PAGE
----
It’s a nice day in southern California and Juana Esparza is on her way to Resurrection Cemetery, not because her grandson would be turning seven tomorrow, but because it’s Sunday. That’s just what the family does. They’ve done it every week for more than three and a half years now.
There’s a shiny 1964 Super Sport Impala in the driveway that has airbrushed pictures of him all down the driver’s side, and all down the passenger’s side. They pack it with Gummi Sharks and some of his other favorite candy and toys, and almost as many flowers as they have on the shrine to him at home in Azusa, and take off for Montebello. Half an hour later, they park and unload and place everything in front of the big headstone with the image of an angel behind a photo of “Baby Chavita”– their son, their grandson, their nephew — taken at his third birthday party. The theme was “Toy Story.”
“That was his favorite movie,” Juana says. “He loved the original ‘Toy Story.'”
In the photo, Salvador Esparza III, the boy who never met a stranger, is wearing his Woody costume and holding the Woody action figure he was never without until July 5, 2016, at approximately 10:40 p.m.
Juana was at home.
“He’d been with us the day before celebrating the Fourth of July,” she says. “We usually do all the fireworks and things in Azusa. So he spent that Monday with us. On Tuesday, his mother Coral came to pick him up because it was her day.”
“She said she was going to her mom’s house,” Juana continued, “but that never happened. She ended up at her boyfriend’s house. We were getting ready for bed and we received a call from her. She said Salvador had been in an accident.”
Details are still fuzzy. Relationships are still strained. The reward is still $20,000. Maybe it’ll be enough to convince someone to talk, to give a better description of the shooter beyond “black male,” to give a better description of the car waiting on Olive Street beyond “dark sedan.”
Because that’s what it’s going to take, Juana says. She’s convinced someone knows something, that they just haven’t said anything. It’s been more than three years and they’re still afraid, she says. That’s typically how it goes with gang violence, which is what investigators started calling it early on.
It was a nice night in Altadena. Clear skies, 68 degrees. The 13 rounds fired at the home in the 300 block of palm tree-lined Figueroa Drive were meant for Coral Salvador’s boyfriend, or his brother or his friend, or maybe all of them. They were all on the front porch, probably still talking about what had happened. It had only been 15 minutes.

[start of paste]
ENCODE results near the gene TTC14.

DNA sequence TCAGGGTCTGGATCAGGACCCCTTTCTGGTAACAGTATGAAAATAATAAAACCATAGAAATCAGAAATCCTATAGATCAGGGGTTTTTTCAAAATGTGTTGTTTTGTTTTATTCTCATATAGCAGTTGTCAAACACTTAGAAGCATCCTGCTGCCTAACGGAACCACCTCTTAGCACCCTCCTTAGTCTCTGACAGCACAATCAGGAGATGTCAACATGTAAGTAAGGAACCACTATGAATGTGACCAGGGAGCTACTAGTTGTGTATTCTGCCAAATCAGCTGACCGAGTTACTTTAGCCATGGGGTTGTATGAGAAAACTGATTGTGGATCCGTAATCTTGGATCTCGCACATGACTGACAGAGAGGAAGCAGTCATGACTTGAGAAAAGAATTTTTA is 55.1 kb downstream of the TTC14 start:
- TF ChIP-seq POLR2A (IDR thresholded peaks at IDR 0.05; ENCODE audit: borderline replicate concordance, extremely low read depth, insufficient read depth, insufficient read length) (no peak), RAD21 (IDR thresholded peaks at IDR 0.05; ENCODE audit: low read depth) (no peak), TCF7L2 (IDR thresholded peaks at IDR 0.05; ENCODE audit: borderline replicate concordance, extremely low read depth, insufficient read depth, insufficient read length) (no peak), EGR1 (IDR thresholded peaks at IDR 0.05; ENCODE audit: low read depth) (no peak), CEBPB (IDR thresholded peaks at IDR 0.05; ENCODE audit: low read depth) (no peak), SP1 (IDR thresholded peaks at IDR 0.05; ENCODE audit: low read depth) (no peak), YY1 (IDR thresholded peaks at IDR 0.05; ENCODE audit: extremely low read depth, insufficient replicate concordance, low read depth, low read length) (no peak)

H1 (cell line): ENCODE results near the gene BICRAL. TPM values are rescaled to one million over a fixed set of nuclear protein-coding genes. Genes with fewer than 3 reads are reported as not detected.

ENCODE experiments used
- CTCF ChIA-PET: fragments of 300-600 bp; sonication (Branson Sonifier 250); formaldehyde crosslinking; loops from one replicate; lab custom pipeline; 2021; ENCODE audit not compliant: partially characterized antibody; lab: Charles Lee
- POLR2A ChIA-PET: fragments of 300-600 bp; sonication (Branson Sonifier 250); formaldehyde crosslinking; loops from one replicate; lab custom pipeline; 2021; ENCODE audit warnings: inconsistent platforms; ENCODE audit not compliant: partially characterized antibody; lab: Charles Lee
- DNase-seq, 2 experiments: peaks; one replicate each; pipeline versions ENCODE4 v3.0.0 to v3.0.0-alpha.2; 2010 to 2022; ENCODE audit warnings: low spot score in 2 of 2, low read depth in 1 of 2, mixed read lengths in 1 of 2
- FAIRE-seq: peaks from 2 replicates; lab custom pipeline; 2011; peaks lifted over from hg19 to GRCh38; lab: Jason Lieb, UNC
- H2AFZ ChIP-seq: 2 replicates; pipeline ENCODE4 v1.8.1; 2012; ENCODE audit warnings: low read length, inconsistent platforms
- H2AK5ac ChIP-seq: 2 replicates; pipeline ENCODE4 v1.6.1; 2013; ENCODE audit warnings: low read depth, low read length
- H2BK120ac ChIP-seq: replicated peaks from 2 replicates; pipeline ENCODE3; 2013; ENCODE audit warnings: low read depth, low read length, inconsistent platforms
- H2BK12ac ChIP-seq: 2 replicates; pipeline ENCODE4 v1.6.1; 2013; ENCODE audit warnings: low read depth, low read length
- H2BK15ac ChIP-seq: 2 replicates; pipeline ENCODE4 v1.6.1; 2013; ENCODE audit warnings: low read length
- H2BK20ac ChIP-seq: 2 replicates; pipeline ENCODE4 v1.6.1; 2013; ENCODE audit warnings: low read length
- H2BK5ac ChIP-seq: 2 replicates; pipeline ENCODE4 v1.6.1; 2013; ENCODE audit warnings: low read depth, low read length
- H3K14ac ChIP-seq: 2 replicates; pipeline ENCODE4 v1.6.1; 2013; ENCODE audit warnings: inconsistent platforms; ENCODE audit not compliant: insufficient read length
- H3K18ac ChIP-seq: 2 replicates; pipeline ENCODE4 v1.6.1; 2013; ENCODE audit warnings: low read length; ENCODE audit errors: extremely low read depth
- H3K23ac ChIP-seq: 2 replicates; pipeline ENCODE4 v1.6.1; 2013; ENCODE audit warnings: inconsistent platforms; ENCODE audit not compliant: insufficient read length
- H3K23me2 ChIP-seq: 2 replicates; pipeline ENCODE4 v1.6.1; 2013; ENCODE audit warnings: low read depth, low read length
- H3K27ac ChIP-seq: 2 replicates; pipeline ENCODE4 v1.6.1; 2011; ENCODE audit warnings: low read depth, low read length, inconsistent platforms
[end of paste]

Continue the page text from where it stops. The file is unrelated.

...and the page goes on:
Coral and her boyfriend had walked to the liquor store down the street. They exchanged words with someone; no one seems to know who. It got ugly. Sometimes the police call it an argument, sometimes they call it a fight. They always call it the reason.
Coral got back to the house and put Salvador to bed. She walked out of the room. A few minutes later, so did Salvador. He walked down the hall. He opened the front door. The bullet pierced his skull.
Some neighbors thought they were hearing leftover fireworks; the deputies who happened to be patrolling nearby did not.
Minutes later, they found a 27-year-old bleeding on the porch and a motionless four-year-old in the frame of the front door.
Paramedics took both to Huntingdon Hospital. Two hours later, the man was in recovery. Salvador was dead.
Three and a half years later, his memory has never been more alive.
They always stay until the man comes to lock the gate. They always leave the flowers, they leave the candy. But Juana always takes Woody back home until next week. She doesn’t want him thrown away or stolen or ruined by the rain or something. Of course, today, she could probably make an exception.
“Tomorrow is his birthday,” she says. “We’re coming tomorrow, too.”
If you have any information on the unsolved murder of Salvador Esparza III, please call Sgt. John O’Brien or Sgt. Domenick Recchia with the Los Angeles County Sheriff’s Department at (323) 890-5500. Those who wish to remain anonymous can call Crime Stoppers at (800) 222-8477.
RESEARCH AND IMPACT
Far too often are a child’s cause of death listed as “undetermined.” The lack of official classification can often hinder the investigator’s ability to prove, without a shadow of a doubt, who is responsible for the murder.
An “undetermined” death classification equates to longer investigations, which delays judicial processes and the identification of a suspect. One reason for this is due to the delay in autopsy results, as medical examiners must often work through a backlog of cases. Adult autopsies take a while, but it was discovered that the Massachusetts medical examiner was taking an average of 242 days to determine a cause in children’s death cases.
Ryan Backmann, founder and executive director for Project: Cold Case, spoke of the systemic failures to protect the youngest, most vulnerable lives. Despite the ongoing investigation, “these people are going to have other children,” Backmann said. Those children are now at risk because their dangerous caregivers were not held responsible.
Per the studies of criminologist James Fox of Northeastern University, Massachusetts investigators have solved 90% of homicides involving children under the age of 11 between the years 2000 and 2013. The clearance rate for older children and adults is considerably lower. However, there were no regional or national recordings for how many of these cleared lead to homicide charges or judicial process.
When a child is murdered, their body can often tell a story. However, it’s the job of the medical examiner to determine if any injuries were accidental, or cause by homicidal or suicidal actions. Furthermore, there is often a need for more investigation, including the assistance of a forensic specialist and a review of preexisting health and wellness.
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